Update: Measles -- United States, January-July 2008

MA Grigg; AL Brzezny, MD; J Dawson, PhD; K Rietberg, MPH; C DeBolt, MPH; P Linchangco, MPH; S Smith, MPH; S Jones, M Vernon, DrPH; C Counard, MD; R Chugh, MD; S Nelson, MPH; K Green; C Petit; J Vercillo; S Cesario; K Hunt; C Conover, MD; J Daniels, K McMahon; SB Redd; KM Gallagher, DSc; GL Armstrong, MD; LJ Anderson, MD; JF Seward, MBBS; PA Rota, PhD; JS Rota, MPH; L Lowe, MS; WJ Bellini, PhD


Morbidity and Mortality Weekly Report. 2008;57(33):893-896. 

In This Article

Editorial Note

The number of measles cases reported during January 1--July 31, 2008, is the highest year-to-date since 1996. This increase was not the result of a greater number of imported cases, but was the result of greater viral transmission after importation into the United States, leading to a greater number of importation-associated cases. These importation-associated cases have occurred largely among school-aged children who were eligible for vaccination but whose parents chose not to have them vaccinated. One study has suggested an increasing number of vaccine exemptions among children who attend school in states that allow philosophical exemptions.[6] In addition, home-schooled children are not covered by school-entry vaccination requirements in many states. The increase in importation-associated cases this year is a concern and might herald a larger increase in measles morbidity, especially in communities with many unvaccinated residents.

In the United States, measles caused 450 reported deaths and 4,000 cases of encephalitis annually before measles vaccine became available in the mid-1960s.[1] Through a successful measles vaccination program, the United States eliminated endemic measles transmission.[1] Sustaining elimination requires maintaining high MMR vaccine coverage rates, particularly among preschool (>90% 1-dose coverage) and school-aged children (>95% 2-dose coverage).[7] High coverage levels provide herd immunity, decreasing everyone's risk for measles exposure and affording protection to persons who cannot be vaccinated. However, herd immunity does not provide 100% protection, especially in communities with large numbers of unvaccinated persons. For the foreseeable future, measles importations into the United States will continue to occur because measles is still common in Europe and other regions of the world. Within the United States, the current national MMR vaccine coverage rate is adequate to prevent the sustained spread of measles. However, importations of measles likely will continue to cause outbreaks in communities that have sizeable clusters of unvaccinated persons.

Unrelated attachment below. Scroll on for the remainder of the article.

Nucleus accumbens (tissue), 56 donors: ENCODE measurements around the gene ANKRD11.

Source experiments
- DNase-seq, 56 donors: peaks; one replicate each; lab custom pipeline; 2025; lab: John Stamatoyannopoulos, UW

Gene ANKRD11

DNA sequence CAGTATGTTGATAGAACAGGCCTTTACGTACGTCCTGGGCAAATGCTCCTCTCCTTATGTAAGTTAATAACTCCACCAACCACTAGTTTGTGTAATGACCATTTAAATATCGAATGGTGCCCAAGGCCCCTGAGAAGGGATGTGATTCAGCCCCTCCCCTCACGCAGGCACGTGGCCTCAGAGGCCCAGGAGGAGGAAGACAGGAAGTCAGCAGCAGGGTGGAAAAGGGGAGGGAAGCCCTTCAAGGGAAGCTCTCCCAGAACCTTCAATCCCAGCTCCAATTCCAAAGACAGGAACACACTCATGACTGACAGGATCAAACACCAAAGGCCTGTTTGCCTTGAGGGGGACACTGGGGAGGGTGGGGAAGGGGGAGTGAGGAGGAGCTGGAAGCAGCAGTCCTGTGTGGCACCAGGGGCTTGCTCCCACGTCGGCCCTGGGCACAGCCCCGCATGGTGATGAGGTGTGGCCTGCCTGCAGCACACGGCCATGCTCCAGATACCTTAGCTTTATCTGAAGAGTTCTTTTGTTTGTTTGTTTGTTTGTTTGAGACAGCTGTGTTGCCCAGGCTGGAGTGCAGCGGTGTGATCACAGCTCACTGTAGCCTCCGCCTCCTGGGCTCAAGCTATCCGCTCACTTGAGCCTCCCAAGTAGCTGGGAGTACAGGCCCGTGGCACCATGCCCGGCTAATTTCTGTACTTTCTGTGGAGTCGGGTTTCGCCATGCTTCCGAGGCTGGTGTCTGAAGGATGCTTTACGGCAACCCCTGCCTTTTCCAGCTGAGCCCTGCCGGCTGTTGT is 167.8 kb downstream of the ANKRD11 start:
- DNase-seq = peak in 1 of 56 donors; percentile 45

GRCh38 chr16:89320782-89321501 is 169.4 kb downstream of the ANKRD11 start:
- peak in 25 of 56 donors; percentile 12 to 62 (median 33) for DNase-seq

Measles is one of the first diseases to reappear when vaccination coverage rates fall. Ongoing outbreaks are occurring in European countries where rates of vaccination coverage are lower than those in the United States, including Austria, Italy, and Switzerland.[3,4] In June 2008, the United Kingdom's Health Protection Agency declared that, because of a drop in vaccination coverage levels (to 80%--85% among children aged 2 years), measles was again endemic in the United Kingdom,[3,8] 14 years after it had been eliminated. Since April 2008, two measles-related deaths have been reported in Europe, both in children ineligible to receive MMR vaccine because of congenital immunologic compromise.[4,8] Such children depend on herd immunity for protection from the disease, as do children aged <12 months, who normally are too young to receive the vaccine. Otherwise healthy children with measles also are at risk for severe complications, including encephalitis and pneumonia, which can lead to permanent disability or death.

The measles outbreaks in Illinois and Washington demonstrate that measles remains a risk for unvaccinated persons and those who come in contact with them.[9,10] Each school year, parents should ensure that their children's vaccinations are current, regardless of whether the children are returning to school, attending day care, or being schooled at home. Adults without evidence of measles immunity should receive at least 1 dose of MMR vaccine. All persons who travel internationally also should be up-to-date on their measles vaccination and other vaccinations recommended for countries they might visit. These recommendations include a single dose of MMR vaccine for infant travelers aged 6--11 months and 2 doses, administered at least 28 days apart, for children aged ≥12 months.[5]

Documented receipt of 2 doses of live measles virus vaccine, laboratory evidence of immunity, documentation of physician-diagnosed measles, or birth before 1957.


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